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What are the requirements relating to advertising positions?

Employers can recruit through a variety of sources (eg, media and graduate career fairs). Executive search agencies are commonly used for senior and professional staff. The Hello Work network offers free support to employers looking for employees.

Positions can be freely advertised, subject to certain restrictions. For instance, under the Law on Securing Equal Opportunity and Treatment between Men and Women in Employment, employers must offer the same employment opportunities to women and men (although, in practice, this is not necessarily reflected in ads). 

Background checks

What can employers do with regard to background checks and inquiries in relation to the following:

(a) Criminal records?

Employers cannot directly access criminal records. They can ask employees to provide extracts of any criminal records (a cumbersome procedure), but this is unusual.

(b) Medical history?

Employers can inquire about an applicant’s medical history, provided that any inquiry is consistent with the purpose of the interview. In addition, the Industrial Safety and Health Law – which promotes the prevention of worker illness and injury – provides that medical examinations may be performed during initial hire and at least yearly.

(c) Drug screening?

Drug screening is possible (depending on the nature of the job), but is unusual. 

(d) Credit checks?

Credit checks are not customary, as they are not considered directly relevant.

(e) Immigration status?

The immigration status of all foreign employees must be checked, as it is a criminal offence to employ someone who is subject to immigration control without the appropriate permission to work in Japan.

(f) Social media?

Employers can check social media accounts in order to check references, past convictions or any trouble with the law. 

(g) Other?

As it is extremely difficult to dismiss employees in Japan, the freedoms surrounding the pre-hiring and pre-screening process are broad. That said, certain background checks are prohibited (eg, checking whether a prospective employee belongs to the burakumin community).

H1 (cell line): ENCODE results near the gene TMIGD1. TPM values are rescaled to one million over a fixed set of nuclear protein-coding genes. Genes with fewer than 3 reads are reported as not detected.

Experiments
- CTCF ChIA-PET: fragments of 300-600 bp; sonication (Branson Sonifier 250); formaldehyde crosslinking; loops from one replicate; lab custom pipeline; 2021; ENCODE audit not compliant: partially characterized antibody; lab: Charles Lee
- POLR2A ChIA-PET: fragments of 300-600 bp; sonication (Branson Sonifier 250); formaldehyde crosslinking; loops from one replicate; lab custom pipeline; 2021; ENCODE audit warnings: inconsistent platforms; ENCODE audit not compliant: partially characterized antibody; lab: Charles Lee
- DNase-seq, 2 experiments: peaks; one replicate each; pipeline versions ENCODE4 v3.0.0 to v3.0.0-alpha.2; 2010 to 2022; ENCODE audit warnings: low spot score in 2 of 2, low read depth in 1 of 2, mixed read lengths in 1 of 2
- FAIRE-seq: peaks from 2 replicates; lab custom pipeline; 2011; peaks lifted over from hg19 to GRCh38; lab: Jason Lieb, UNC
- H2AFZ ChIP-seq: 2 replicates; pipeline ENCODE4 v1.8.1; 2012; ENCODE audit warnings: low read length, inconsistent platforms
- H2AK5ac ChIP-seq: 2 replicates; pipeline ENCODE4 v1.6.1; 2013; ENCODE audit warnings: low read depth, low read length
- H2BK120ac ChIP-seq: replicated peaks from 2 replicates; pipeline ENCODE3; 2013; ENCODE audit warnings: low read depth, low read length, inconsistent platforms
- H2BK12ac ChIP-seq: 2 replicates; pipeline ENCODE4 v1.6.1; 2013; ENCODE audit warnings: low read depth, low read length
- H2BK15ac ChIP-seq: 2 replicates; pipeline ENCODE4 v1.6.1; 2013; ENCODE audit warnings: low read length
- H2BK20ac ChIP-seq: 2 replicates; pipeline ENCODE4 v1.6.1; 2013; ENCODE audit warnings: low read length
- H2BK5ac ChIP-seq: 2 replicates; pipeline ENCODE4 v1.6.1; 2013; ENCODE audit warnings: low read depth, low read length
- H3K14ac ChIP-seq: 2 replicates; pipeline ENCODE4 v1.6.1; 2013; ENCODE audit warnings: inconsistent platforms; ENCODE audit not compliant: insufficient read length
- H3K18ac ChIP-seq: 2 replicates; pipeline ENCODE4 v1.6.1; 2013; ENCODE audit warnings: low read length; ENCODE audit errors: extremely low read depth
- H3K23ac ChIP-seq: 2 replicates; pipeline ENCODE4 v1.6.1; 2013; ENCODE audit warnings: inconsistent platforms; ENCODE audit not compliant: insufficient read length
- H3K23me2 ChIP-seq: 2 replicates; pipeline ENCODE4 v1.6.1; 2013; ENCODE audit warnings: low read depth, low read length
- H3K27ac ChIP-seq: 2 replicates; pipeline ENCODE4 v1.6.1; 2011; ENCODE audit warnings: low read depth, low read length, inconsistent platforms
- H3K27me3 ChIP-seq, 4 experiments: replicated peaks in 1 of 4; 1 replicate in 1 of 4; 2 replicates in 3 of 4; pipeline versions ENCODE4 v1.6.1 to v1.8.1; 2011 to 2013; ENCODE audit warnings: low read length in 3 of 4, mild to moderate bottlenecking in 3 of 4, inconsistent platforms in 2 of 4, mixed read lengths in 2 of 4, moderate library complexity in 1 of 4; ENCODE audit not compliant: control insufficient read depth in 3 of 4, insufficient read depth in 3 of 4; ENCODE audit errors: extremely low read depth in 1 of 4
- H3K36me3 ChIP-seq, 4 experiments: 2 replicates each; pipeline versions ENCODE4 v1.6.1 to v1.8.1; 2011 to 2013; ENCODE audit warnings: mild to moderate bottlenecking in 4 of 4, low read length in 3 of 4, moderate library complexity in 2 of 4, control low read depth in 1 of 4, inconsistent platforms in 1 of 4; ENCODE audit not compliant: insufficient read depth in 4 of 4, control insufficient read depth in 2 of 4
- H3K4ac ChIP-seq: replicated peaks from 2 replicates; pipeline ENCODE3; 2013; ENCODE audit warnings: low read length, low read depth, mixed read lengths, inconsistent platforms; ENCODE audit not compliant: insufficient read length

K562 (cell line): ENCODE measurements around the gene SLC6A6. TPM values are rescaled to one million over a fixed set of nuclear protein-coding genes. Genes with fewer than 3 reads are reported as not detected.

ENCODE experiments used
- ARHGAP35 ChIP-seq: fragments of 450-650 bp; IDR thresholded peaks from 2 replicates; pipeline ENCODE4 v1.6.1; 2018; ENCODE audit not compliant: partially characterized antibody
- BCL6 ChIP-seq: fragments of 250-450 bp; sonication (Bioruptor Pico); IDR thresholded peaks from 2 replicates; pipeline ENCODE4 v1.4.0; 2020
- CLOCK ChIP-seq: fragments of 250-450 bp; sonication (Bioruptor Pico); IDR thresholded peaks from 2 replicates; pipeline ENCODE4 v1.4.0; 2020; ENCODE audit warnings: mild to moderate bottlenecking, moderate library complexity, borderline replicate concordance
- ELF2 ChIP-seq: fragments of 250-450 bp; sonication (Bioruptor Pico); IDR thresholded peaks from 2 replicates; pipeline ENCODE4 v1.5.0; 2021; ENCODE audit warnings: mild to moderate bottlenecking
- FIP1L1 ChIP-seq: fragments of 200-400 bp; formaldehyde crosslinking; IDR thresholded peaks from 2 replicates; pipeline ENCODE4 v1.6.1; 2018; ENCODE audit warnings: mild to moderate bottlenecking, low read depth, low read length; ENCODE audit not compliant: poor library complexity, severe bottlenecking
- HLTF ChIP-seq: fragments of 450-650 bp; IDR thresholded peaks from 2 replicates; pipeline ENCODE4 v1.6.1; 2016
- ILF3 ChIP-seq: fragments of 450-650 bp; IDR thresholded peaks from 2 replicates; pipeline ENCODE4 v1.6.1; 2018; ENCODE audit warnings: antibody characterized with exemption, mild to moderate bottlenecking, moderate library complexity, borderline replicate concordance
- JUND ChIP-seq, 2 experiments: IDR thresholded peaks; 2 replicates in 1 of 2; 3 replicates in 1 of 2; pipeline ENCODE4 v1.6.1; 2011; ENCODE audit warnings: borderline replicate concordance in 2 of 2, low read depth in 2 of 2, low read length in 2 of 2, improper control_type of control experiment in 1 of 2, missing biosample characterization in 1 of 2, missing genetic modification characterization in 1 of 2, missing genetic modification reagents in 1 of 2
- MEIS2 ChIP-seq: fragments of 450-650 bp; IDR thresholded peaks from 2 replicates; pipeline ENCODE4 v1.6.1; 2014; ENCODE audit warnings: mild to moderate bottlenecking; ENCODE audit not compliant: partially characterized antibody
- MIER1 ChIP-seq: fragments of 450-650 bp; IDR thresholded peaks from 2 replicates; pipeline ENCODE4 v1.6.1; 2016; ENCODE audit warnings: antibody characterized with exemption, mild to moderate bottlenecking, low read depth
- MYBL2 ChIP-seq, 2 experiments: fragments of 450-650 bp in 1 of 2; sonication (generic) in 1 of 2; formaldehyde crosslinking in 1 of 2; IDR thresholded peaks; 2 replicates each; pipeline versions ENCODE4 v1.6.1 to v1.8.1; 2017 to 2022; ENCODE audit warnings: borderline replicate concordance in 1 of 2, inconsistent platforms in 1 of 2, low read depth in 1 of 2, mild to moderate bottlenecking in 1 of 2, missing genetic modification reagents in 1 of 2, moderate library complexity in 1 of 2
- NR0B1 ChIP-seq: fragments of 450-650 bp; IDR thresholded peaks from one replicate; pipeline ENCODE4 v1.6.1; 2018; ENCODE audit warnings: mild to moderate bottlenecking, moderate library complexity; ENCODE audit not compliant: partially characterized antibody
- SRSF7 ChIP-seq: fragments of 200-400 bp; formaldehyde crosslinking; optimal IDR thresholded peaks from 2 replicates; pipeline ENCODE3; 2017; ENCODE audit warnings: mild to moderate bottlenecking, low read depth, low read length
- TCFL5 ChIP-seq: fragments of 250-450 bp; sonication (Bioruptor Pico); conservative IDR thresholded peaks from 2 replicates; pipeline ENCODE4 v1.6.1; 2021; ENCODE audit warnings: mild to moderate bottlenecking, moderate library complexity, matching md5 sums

Wages and working time


Is there a national minimum wage and, if so, what is it?

The Minimum Wage Law provides for a minimum wage. Wages differ per region and industry and the minimum hourly wage in Tokyo is Y985 (as of 1 October 2018). 

Are there restrictions on working hours?

The statutory working week is 40 hours per week or eight hours per day, excluding breaks. This statutory requirement is subject to a number of business-related exceptions, under which 44-hour working weeks are acceptable. Employers must obtain and file a labour management agreement (Article 36 of the Labour Standards Law) with the Labour Standards Inspection Office if they wish employees to work over the statutory working hours or on statutory days off. Strictly speaking, there is currently no legal limit on the extension of working hours (except for hazardous work), provided that an Article 36 agreement has been filed.   

Certain standards contained in the Labour Standards Law are designed to moderate overtime work (although a labour management agreement will prevail over these standards). The standard overtime work limits are as follows:

  • one week – 15 hours;
  • two weeks – 27 hours;
  • four weeks – 43 hours;
  • one month – 45 hours;
  • two months – 81 hours;
  • three months – 120 hours; and
  • one year – 360 hours.

Employees working over the statutory working hours, on statutory days off or late-night hours (between 10:00pm and 5:00am) must receive overtime pay. Managers are not subject to the regulations on working hours, breaks and days off (except for late-night work), but the definition of a ‘manager’ in this context is very narrowly construed by the labour authorities and courts. 

Partly due to recent tragic events in the media relating to karoshi (death from overwork) and well-known companies facing trial over high-profile karoshi cases, there is an increased interest in improving the management of overtime work. In January 2017 the Ministry of Health, Labour and Welfare issued Guidelines for Employers to Appropriately Manage their Employees' Working Hours, which follow the 2001 Standards for Employers to Appropriately Manage Their Employees' Working Hours but contain new and noteworthy items including a definition of ‘working hours’ and specific examples (eg, time on standby and time spent changing clothes).

As of 1 April 2019 (or later depending on company size and business sector), the statutory limitations described above in further detail will become applicable: overtime capped at 45 hours a month and 360 hours a year. If there is a temporary surge, the annual limit may be increased to 720 hours, subject to a monthly maximum of 80 hours (averaged over a period of consecutive 2,3,4,5 and 6 months) and an absolute maximum of 100 hours a month. Specific businesses are exempted.

Hours and overtime

What are the requirements for meal and rest breaks?